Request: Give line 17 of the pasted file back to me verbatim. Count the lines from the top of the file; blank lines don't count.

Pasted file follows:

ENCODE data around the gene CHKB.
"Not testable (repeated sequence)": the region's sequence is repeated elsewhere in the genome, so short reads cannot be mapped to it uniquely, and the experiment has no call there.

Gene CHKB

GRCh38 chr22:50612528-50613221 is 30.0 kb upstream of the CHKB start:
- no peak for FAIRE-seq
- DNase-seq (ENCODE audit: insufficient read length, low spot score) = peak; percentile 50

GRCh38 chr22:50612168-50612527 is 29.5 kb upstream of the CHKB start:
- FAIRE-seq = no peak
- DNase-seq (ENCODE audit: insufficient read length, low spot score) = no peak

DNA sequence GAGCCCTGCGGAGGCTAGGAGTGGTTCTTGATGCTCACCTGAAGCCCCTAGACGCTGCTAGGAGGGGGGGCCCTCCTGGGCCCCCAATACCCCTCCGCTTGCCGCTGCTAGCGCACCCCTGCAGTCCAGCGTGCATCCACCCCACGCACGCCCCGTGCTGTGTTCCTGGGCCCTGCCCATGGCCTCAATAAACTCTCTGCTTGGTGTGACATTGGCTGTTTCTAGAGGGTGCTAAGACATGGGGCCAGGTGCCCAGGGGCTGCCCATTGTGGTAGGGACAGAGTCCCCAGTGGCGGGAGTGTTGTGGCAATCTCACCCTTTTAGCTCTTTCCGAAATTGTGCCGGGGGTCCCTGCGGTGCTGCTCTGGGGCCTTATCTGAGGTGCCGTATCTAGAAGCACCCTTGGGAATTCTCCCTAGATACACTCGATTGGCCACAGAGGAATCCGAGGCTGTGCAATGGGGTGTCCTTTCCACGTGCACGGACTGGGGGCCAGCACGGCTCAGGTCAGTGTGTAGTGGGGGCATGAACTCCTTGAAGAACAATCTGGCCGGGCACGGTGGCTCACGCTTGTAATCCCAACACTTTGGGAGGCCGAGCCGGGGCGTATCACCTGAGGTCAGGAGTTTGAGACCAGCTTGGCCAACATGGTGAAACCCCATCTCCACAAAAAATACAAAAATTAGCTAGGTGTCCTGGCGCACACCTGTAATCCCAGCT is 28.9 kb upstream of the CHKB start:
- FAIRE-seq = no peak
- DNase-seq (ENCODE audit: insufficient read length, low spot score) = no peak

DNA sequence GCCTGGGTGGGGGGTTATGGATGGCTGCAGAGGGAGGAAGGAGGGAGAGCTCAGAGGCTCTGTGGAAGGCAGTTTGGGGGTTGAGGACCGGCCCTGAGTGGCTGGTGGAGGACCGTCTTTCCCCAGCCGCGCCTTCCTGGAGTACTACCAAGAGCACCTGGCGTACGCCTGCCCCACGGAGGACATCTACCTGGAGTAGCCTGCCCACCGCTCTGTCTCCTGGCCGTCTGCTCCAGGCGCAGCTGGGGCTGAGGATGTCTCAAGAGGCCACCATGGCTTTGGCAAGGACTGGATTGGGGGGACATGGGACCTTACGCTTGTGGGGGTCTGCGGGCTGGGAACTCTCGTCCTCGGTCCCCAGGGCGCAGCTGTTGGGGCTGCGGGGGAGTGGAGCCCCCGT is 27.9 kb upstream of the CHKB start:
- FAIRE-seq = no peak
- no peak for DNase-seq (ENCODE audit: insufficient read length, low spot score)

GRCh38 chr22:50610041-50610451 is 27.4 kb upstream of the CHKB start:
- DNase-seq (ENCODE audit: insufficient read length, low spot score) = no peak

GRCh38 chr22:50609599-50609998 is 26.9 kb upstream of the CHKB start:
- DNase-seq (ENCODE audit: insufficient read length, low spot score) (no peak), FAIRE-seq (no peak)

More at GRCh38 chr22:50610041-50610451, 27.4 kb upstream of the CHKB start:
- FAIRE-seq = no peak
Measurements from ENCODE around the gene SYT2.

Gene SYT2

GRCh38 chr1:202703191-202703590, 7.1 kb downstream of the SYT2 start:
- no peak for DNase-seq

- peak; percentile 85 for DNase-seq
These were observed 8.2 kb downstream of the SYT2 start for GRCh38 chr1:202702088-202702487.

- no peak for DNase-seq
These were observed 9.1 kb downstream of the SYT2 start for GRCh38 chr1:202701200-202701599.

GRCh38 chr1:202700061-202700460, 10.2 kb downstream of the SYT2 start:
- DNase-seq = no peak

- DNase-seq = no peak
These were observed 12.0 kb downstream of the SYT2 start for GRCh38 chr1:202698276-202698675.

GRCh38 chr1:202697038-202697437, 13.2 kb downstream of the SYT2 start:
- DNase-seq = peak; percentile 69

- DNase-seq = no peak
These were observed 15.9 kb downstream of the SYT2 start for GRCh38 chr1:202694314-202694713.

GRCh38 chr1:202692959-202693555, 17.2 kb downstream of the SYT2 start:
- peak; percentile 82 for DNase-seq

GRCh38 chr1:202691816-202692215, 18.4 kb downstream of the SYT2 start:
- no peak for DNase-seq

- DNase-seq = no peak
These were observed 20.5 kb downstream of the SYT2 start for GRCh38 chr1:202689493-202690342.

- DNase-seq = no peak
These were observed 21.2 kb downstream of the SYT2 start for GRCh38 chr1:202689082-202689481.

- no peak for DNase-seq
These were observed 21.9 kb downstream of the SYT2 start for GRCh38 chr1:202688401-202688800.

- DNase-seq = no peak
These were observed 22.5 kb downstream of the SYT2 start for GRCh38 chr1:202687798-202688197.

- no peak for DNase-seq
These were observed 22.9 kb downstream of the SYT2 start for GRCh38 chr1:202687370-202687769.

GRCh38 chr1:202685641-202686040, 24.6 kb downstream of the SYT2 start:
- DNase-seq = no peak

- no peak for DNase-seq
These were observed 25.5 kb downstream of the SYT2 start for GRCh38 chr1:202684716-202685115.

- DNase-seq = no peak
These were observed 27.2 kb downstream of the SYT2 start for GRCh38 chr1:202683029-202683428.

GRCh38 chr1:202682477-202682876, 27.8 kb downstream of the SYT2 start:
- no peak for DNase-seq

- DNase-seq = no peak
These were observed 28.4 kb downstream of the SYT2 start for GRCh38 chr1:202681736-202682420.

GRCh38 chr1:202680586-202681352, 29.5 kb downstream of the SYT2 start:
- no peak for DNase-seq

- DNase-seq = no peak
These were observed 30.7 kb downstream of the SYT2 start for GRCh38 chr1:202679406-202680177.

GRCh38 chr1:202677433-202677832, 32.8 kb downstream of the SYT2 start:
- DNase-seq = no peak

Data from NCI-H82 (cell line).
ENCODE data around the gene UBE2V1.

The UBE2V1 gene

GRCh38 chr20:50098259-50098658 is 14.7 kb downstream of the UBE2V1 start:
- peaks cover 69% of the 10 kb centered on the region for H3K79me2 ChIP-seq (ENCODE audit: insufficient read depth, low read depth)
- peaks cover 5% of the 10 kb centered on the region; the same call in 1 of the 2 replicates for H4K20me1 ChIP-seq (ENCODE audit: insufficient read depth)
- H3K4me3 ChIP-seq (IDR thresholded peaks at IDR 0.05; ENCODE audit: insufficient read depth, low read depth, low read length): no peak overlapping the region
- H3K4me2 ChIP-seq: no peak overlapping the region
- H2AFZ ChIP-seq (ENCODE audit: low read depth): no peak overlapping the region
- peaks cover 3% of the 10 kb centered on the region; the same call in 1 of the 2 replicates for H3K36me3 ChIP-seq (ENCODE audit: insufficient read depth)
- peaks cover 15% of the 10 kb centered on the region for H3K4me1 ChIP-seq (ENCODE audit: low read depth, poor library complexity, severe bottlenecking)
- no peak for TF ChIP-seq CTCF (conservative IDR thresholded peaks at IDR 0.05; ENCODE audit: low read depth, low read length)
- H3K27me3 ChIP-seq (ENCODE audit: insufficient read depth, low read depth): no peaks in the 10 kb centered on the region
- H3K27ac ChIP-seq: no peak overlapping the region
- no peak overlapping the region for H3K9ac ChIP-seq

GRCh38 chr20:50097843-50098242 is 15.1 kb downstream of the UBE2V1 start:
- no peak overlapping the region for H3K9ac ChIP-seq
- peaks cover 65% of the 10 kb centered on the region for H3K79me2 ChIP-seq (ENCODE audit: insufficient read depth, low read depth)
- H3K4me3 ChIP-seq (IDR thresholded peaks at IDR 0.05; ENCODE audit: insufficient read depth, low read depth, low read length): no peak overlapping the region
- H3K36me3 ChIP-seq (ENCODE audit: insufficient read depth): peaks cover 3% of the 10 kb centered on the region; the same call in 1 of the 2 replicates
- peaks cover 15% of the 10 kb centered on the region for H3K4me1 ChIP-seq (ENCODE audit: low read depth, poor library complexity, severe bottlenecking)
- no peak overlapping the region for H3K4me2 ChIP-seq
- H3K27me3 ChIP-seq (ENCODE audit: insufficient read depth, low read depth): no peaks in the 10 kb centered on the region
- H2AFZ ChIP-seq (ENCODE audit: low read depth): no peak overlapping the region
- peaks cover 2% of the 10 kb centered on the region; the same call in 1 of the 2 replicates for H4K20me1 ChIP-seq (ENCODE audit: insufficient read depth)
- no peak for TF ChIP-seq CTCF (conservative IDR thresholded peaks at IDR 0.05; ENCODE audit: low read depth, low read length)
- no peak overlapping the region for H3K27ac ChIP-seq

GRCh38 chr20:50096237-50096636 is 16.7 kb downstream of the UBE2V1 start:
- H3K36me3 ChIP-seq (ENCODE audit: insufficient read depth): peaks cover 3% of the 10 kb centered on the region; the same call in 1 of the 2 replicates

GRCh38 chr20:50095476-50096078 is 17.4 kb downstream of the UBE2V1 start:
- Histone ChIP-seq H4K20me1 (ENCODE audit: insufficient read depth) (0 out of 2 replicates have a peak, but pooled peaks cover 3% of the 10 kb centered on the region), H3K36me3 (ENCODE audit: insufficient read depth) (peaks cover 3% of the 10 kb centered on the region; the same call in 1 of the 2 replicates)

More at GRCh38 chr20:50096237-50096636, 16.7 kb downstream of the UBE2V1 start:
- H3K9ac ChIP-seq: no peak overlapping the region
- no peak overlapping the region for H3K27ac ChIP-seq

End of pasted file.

- DNase-seq (ENCODE audit: insufficient read length, low spot score) = no peak